David Desiderio is 69 years old and retired, and busy editing and submitting his many short stories, as well as finishing up his second novel.
After the Strike
-SHE woke to daylight, or what passed for daylight. Her head throbbed. Her ears buzzed. Two figures crouched several feet from her, their silhouettes indistinguishable in the murky gray fog. The contents of their backpacks lay scattered on the ground. “These two weren’t worth a shit,” one whined, kicking at some papers. “There’ll be others.” “Hey,” Rebecca feebly called. They turned. One stood hulking over her, staring through ski goggles. “Thought you were dead.” She looked to her partner. “What about the guy?” “No mistake with him.” “Help me,” Rebecca said. * -AFTER Scott twisted his ankle, Rebecca slowed her pace. Broken, she’d have left him behind. They’d made a pact. Staring solemnly into each other’s eyes, they saw the fear, the terror, rising unchecked. Scott turned away. “So it’s north.”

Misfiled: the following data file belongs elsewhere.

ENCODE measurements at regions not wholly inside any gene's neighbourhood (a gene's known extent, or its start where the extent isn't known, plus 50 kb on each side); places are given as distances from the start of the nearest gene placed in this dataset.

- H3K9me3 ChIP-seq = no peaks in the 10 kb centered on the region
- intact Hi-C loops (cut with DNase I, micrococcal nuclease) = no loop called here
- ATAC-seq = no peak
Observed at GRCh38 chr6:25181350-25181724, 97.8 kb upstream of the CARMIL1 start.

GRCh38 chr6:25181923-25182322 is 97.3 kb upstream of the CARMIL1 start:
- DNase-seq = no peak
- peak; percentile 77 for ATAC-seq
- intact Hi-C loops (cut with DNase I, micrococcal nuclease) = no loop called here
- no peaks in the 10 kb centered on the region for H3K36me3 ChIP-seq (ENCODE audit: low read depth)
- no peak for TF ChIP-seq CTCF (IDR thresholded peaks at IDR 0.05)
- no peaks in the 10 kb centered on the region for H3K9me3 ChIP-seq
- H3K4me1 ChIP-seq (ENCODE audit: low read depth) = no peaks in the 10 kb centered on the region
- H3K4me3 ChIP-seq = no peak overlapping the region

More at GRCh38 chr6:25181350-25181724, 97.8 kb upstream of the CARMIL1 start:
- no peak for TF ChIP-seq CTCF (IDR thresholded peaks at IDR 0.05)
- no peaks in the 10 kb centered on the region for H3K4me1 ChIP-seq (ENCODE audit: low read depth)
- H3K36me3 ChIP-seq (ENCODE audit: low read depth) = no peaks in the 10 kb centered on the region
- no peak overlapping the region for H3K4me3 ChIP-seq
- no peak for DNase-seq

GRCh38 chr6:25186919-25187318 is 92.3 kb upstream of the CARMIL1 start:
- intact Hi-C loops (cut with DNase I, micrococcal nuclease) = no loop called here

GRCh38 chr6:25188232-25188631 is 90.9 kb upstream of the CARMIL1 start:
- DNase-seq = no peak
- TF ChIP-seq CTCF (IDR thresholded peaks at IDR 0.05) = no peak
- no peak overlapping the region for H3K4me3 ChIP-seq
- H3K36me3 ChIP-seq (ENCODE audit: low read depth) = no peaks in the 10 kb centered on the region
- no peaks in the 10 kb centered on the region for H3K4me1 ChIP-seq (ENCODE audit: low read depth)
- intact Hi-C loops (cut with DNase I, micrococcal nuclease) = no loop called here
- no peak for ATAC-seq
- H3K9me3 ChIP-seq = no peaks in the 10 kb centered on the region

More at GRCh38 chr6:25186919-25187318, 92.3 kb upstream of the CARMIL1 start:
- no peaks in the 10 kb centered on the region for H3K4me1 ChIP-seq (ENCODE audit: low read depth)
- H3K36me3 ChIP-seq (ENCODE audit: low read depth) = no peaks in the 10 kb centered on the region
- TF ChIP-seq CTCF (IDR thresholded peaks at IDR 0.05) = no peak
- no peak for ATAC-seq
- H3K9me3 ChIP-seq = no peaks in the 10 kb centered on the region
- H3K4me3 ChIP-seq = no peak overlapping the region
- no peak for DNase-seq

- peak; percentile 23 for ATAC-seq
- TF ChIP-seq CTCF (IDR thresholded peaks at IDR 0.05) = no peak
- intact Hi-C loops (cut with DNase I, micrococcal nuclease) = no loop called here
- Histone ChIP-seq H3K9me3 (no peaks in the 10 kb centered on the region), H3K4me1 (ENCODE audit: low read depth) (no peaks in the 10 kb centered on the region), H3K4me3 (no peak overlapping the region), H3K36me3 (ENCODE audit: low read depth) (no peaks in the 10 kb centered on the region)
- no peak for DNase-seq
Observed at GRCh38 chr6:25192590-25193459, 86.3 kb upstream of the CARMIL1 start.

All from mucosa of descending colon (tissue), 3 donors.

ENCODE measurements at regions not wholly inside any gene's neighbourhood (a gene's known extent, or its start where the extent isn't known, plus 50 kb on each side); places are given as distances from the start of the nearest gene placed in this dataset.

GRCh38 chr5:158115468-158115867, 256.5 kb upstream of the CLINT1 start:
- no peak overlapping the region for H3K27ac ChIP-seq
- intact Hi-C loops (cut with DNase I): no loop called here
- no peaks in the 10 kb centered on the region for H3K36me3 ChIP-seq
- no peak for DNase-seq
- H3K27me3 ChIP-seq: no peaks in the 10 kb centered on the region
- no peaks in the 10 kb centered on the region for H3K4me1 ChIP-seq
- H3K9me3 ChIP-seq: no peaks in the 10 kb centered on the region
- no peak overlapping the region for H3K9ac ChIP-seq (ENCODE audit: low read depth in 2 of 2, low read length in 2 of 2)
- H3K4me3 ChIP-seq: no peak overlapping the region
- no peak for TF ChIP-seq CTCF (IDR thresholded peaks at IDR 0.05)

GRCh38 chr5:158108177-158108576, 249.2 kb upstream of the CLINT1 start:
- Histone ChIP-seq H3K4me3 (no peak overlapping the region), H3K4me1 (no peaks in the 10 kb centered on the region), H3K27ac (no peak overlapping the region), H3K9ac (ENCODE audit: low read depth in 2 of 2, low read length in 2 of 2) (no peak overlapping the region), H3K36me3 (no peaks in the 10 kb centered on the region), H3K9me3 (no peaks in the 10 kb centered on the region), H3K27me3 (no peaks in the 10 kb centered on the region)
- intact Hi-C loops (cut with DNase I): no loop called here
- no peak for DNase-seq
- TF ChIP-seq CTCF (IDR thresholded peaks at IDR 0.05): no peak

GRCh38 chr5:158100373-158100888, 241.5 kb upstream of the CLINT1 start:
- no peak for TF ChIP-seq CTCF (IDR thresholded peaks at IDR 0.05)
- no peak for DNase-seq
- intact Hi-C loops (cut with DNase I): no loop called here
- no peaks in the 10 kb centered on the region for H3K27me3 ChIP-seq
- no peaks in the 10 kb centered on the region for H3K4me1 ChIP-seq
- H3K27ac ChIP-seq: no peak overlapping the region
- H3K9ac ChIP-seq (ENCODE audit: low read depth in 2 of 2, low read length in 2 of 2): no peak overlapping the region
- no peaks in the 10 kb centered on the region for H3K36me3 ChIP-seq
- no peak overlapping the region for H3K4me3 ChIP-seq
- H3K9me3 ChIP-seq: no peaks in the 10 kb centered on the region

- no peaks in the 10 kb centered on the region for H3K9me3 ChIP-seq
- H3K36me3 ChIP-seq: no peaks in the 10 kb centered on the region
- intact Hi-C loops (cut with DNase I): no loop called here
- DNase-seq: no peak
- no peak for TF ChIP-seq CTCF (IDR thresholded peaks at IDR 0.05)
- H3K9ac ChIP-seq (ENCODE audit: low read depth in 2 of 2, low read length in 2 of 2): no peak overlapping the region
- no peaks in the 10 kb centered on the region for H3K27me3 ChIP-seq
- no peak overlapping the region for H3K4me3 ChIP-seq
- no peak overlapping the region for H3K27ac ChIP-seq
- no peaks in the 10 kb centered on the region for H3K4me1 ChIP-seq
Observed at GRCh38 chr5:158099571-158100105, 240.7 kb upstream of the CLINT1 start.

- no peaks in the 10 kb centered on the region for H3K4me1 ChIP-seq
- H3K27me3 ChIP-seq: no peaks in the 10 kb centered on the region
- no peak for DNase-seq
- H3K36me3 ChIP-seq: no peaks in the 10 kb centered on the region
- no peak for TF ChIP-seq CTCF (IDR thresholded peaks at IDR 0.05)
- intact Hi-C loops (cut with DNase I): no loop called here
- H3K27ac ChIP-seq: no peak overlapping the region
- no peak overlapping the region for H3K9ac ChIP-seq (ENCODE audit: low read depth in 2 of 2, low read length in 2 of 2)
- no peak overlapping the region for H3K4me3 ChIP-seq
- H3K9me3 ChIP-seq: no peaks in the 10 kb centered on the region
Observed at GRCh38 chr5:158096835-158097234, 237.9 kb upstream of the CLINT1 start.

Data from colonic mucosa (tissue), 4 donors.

“Yes,” she agreed. Word drifted down that border was still open. There would be help along the way. If the charred sign could be trusted, they had another mile to go. It was vital to reach the border by daylight. No water for three days. Hadn’t eaten for four. Thirty years old and an avid jogger her muscles cramped violently from exhaustion. The searing pain tore white hot branding her flesh. Her body ached to shut down. If she stopped she’d never start again. She prided herself on her endurance, her will. She’d finished every race she entered. But this wasn’t a race. It was a nightmare. It happened, she reminded herself. It really had happened. She turned to find Scott. Only oily blackness without a shard of moonlight to beckon her eyes. “Scott. Scott!” Silence. She cursed him. The acrid, sooty air laid burning on her tongue. She raised her mask. Her joints were stiffening. She’d wait a minute more then continue, certain she could. Something struck the back of her head. Her neck cracked as she slumped to the ground. * -“I don’t help stupid fucks like you,” she scorned. “She don’t get it. Might as well tell her.” “Headed to Oregon, right?” She didn’t wait for a reply. “Border’s shut tight same as Nevada and Arizona. Stopped taking refugees days ago. Can’t handle the numbers. There’s typhus. Contaminated shits like us are shot on sight. I’m doing you a favor.” She drove her heel into the bridge of Rebecca’s nose.